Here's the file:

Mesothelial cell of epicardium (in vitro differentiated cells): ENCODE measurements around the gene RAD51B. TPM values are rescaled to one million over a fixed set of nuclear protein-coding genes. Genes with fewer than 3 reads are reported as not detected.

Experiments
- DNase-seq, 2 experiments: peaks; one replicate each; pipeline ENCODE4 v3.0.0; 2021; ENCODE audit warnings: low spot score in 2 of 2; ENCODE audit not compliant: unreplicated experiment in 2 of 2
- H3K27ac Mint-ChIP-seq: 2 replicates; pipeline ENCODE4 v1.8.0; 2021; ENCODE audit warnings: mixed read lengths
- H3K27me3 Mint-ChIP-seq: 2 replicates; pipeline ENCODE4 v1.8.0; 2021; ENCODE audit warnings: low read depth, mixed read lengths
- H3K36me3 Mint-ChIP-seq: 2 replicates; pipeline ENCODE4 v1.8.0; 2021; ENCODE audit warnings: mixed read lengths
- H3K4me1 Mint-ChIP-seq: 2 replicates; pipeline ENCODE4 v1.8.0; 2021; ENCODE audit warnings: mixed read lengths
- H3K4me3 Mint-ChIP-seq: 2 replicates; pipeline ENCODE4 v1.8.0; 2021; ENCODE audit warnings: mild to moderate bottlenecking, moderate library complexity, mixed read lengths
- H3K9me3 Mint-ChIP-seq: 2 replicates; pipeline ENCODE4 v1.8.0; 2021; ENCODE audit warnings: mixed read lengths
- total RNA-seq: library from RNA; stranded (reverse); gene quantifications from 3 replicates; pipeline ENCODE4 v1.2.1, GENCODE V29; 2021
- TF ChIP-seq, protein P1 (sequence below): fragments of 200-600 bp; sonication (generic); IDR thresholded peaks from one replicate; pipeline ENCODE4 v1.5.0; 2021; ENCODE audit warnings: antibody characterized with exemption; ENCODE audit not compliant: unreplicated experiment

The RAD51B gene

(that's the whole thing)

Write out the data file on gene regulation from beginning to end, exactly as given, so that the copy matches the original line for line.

Mesothelial cell of epicardium (in vitro differentiated cells): ENCODE measurements around the gene RAD51B. TPM values are rescaled to one million over a fixed set of nuclear protein-coding genes. Genes with fewer than 3 reads are reported as not detected.

Experiments
- DNase-seq, 2 experiments: peaks; one replicate each; pipeline ENCODE4 v3.0.0; 2021; ENCODE audit warnings: low spot score in 2 of 2; ENCODE audit not compliant: unreplicated experiment in 2 of 2
- H3K27ac Mint-ChIP-seq: 2 replicates; pipeline ENCODE4 v1.8.0; 2021; ENCODE audit warnings: mixed read lengths
- H3K27me3 Mint-ChIP-seq: 2 replicates; pipeline ENCODE4 v1.8.0; 2021; ENCODE audit warnings: low read depth, mixed read lengths
- H3K36me3 Mint-ChIP-seq: 2 replicates; pipeline ENCODE4 v1.8.0; 2021; ENCODE audit warnings: mixed read lengths
- H3K4me1 Mint-ChIP-seq: 2 replicates; pipeline ENCODE4 v1.8.0; 2021; ENCODE audit warnings: mixed read lengths
- H3K4me3 Mint-ChIP-seq: 2 replicates; pipeline ENCODE4 v1.8.0; 2021; ENCODE audit warnings: mild to moderate bottlenecking, moderate library complexity, mixed read lengths
- H3K9me3 Mint-ChIP-seq: 2 replicates; pipeline ENCODE4 v1.8.0; 2021; ENCODE audit warnings: mixed read lengths
- total RNA-seq: library from RNA; stranded (reverse); gene quantifications from 3 replicates; pipeline ENCODE4 v1.2.1, GENCODE V29; 2021
- TF ChIP-seq, protein P1 (sequence below): fragments of 200-600 bp; sonication (generic); IDR thresholded peaks from one replicate; pipeline ENCODE4 v1.5.0; 2021; ENCODE audit warnings: antibody characterized with exemption; ENCODE audit not compliant: unreplicated experiment

The RAD51B gene